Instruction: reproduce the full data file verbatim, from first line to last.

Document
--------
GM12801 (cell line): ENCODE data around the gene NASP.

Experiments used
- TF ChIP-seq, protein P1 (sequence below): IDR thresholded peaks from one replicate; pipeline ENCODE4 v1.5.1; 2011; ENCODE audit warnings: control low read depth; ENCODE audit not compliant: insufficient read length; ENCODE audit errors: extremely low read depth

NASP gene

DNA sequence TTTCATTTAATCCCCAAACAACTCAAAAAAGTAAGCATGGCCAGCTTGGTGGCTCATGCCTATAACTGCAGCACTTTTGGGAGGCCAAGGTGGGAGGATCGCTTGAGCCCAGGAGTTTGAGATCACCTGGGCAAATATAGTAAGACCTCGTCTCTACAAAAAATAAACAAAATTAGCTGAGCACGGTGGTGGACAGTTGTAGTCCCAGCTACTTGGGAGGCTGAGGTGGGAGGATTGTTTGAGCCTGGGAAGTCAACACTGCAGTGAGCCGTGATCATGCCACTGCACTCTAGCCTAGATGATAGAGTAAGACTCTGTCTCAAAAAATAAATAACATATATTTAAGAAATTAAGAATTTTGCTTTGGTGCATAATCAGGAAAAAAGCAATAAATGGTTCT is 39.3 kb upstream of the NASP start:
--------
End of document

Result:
GM12801 (cell line): ENCODE data around the gene NASP.

Experiments used
- TF ChIP-seq, protein P1 (sequence below): IDR thresholded peaks from one replicate; pipeline ENCODE4 v1.5.1; 2011; ENCODE audit warnings: control low read depth; ENCODE audit not compliant: insufficient read length; ENCODE audit errors: extremely low read depth

NASP gene

DNA sequence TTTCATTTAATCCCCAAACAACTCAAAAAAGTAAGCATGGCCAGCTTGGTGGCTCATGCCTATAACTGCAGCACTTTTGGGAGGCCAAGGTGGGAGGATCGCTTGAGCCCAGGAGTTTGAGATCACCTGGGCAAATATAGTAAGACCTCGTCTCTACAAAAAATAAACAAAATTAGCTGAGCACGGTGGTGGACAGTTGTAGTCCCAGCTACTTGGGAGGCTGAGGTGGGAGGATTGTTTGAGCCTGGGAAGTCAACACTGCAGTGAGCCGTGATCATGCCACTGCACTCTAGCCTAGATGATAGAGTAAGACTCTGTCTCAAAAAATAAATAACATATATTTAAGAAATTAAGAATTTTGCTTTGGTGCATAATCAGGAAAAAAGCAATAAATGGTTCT is 39.3 kb upstream of the NASP start: